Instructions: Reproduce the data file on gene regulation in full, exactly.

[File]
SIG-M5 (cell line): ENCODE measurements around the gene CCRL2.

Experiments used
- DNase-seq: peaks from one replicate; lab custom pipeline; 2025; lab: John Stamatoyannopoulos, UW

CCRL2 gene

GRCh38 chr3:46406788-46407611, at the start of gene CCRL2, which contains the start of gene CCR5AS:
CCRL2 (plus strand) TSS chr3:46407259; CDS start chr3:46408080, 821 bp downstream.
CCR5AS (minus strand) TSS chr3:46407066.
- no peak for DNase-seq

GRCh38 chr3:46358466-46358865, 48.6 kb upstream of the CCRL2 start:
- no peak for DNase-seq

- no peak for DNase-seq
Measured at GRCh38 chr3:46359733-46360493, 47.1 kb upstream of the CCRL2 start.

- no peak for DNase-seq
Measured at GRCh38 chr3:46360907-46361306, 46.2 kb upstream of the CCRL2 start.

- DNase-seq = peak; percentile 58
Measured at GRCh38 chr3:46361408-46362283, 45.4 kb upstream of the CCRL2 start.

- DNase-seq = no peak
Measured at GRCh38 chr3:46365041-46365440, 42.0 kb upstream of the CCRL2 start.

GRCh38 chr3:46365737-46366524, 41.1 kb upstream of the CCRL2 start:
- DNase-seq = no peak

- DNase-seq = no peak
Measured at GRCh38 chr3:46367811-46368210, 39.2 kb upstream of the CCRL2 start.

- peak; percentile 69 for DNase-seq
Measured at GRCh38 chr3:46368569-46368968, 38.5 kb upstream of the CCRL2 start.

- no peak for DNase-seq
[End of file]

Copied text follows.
SIG-M5 (cell line): ENCODE measurements around the gene CCRL2.

Experiments used
- DNase-seq: peaks from one replicate; lab custom pipeline; 2025; lab: John Stamatoyannopoulos, UW

CCRL2 gene

GRCh38 chr3:46406788-46407611, at the start of gene CCRL2, which contains the start of gene CCR5AS:
CCRL2 (plus strand) TSS chr3:46407259; CDS start chr3:46408080, 821 bp downstream.
CCR5AS (minus strand) TSS chr3:46407066.
- no peak for DNase-seq

GRCh38 chr3:46358466-46358865, 48.6 kb upstream of the CCRL2 start:
- no peak for DNase-seq

- no peak for DNase-seq
Measured at GRCh38 chr3:46359733-46360493, 47.1 kb upstream of the CCRL2 start.

- no peak for DNase-seq
Measured at GRCh38 chr3:46360907-46361306, 46.2 kb upstream of the CCRL2 start.

- DNase-seq = peak; percentile 58
Measured at GRCh38 chr3:46361408-46362283, 45.4 kb upstream of the CCRL2 start.

- DNase-seq = no peak
Measured at GRCh38 chr3:46365041-46365440, 42.0 kb upstream of the CCRL2 start.

GRCh38 chr3:46365737-46366524, 41.1 kb upstream of the CCRL2 start:
- DNase-seq = no peak

- DNase-seq = no peak
Measured at GRCh38 chr3:46367811-46368210, 39.2 kb upstream of the CCRL2 start.

- peak; percentile 69 for DNase-seq
Measured at GRCh38 chr3:46368569-46368968, 38.5 kb upstream of the CCRL2 start.

- no peak for DNase-seq